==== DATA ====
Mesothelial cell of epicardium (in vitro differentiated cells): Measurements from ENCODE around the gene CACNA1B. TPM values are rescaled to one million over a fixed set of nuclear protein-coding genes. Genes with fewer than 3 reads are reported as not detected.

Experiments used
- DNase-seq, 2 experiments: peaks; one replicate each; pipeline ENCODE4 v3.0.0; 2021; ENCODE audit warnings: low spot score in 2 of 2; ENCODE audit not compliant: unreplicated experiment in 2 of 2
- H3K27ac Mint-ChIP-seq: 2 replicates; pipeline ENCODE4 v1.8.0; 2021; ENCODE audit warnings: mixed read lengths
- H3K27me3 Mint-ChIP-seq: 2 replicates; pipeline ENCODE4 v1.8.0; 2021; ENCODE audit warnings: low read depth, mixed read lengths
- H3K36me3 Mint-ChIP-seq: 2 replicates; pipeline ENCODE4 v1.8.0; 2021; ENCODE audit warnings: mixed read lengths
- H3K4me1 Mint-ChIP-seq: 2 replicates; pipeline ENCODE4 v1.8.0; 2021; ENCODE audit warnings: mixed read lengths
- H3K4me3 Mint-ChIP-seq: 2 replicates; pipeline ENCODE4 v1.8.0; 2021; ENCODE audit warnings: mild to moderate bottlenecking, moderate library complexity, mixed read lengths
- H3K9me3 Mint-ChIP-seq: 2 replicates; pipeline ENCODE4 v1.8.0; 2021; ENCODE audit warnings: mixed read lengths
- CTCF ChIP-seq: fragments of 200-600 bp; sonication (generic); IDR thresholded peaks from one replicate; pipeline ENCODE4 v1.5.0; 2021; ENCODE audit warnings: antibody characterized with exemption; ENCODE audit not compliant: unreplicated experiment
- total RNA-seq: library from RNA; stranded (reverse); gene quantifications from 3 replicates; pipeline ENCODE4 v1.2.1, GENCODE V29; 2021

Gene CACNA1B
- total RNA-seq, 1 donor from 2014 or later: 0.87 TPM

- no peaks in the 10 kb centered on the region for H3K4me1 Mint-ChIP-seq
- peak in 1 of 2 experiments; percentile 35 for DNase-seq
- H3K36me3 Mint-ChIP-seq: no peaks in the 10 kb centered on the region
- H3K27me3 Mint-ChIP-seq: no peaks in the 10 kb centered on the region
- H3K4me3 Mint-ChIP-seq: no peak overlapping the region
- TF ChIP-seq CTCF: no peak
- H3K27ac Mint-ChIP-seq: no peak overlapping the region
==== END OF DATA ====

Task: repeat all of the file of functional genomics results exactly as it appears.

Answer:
Mesothelial cell of epicardium (in vitro differentiated cells): Measurements from ENCODE around the gene CACNA1B. TPM values are rescaled to one million over a fixed set of nuclear protein-coding genes. Genes with fewer than 3 reads are reported as not detected.

Experiments used
- DNase-seq, 2 experiments: peaks; one replicate each; pipeline ENCODE4 v3.0.0; 2021; ENCODE audit warnings: low spot score in 2 of 2; ENCODE audit not compliant: unreplicated experiment in 2 of 2
- H3K27ac Mint-ChIP-seq: 2 replicates; pipeline ENCODE4 v1.8.0; 2021; ENCODE audit warnings: mixed read lengths
- H3K27me3 Mint-ChIP-seq: 2 replicates; pipeline ENCODE4 v1.8.0; 2021; ENCODE audit warnings: low read depth, mixed read lengths
- H3K36me3 Mint-ChIP-seq: 2 replicates; pipeline ENCODE4 v1.8.0; 2021; ENCODE audit warnings: mixed read lengths
- H3K4me1 Mint-ChIP-seq: 2 replicates; pipeline ENCODE4 v1.8.0; 2021; ENCODE audit warnings: mixed read lengths
- H3K4me3 Mint-ChIP-seq: 2 replicates; pipeline ENCODE4 v1.8.0; 2021; ENCODE audit warnings: mild to moderate bottlenecking, moderate library complexity, mixed read lengths
- H3K9me3 Mint-ChIP-seq: 2 replicates; pipeline ENCODE4 v1.8.0; 2021; ENCODE audit warnings: mixed read lengths
- CTCF ChIP-seq: fragments of 200-600 bp; sonication (generic); IDR thresholded peaks from one replicate; pipeline ENCODE4 v1.5.0; 2021; ENCODE audit warnings: antibody characterized with exemption; ENCODE audit not compliant: unreplicated experiment
- total RNA-seq: library from RNA; stranded (reverse); gene quantifications from 3 replicates; pipeline ENCODE4 v1.2.1, GENCODE V29; 2021

Gene CACNA1B
- total RNA-seq, 1 donor from 2014 or later: 0.87 TPM

- no peaks in the 10 kb centered on the region for H3K4me1 Mint-ChIP-seq
- peak in 1 of 2 experiments; percentile 35 for DNase-seq
- H3K36me3 Mint-ChIP-seq: no peaks in the 10 kb centered on the region
- H3K27me3 Mint-ChIP-seq: no peaks in the 10 kb centered on the region
- H3K4me3 Mint-ChIP-seq: no peak overlapping the region
- TF ChIP-seq CTCF: no peak
- H3K27ac Mint-ChIP-seq: no peak overlapping the region